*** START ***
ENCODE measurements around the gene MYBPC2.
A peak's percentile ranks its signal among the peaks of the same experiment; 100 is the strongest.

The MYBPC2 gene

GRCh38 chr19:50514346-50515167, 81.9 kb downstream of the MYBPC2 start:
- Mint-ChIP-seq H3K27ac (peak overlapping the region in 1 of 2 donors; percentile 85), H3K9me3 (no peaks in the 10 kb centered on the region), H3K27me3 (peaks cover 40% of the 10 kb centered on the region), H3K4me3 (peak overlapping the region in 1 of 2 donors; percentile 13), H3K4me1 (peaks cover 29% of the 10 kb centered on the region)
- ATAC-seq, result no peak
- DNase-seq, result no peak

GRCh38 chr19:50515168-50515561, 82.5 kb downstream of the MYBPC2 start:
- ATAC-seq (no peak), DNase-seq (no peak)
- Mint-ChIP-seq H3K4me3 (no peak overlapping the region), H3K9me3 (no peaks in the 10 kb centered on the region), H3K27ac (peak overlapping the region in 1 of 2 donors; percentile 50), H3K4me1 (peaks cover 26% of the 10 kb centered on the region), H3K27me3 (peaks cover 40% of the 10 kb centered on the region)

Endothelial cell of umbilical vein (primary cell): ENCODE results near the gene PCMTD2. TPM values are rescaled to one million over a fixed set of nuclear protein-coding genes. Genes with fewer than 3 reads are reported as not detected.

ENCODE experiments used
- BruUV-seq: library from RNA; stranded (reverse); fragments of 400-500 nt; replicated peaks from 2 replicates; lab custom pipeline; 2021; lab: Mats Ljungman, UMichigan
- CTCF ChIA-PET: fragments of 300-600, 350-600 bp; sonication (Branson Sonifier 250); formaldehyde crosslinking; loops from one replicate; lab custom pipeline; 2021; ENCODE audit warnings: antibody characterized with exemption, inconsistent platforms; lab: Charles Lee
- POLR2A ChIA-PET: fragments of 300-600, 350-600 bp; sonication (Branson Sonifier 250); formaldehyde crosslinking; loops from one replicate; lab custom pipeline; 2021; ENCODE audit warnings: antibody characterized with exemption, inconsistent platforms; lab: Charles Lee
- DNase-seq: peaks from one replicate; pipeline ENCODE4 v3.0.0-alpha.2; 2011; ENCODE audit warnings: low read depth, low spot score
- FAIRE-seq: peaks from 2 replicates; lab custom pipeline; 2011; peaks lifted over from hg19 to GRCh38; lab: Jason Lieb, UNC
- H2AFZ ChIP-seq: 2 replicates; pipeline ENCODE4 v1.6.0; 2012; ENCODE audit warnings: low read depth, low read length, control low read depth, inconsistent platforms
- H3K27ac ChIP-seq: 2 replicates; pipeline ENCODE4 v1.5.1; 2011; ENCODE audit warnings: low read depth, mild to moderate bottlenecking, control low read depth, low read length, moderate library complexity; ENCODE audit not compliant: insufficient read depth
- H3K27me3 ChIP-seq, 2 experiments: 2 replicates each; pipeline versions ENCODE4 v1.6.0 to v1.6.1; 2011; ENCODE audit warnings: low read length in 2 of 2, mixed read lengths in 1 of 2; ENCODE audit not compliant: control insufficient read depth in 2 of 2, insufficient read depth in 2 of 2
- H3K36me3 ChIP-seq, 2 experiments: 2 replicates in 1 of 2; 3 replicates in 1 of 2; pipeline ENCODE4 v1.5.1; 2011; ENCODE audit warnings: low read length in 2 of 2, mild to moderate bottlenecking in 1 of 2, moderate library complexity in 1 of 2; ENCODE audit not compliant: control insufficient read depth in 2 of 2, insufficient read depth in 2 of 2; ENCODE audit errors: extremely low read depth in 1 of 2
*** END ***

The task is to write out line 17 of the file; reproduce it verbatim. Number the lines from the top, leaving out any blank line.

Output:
- FAIRE-seq: peaks from 2 replicates; lab custom pipeline; 2011; peaks lifted over from hg19 to GRCh38; lab: Jason Lieb, UNC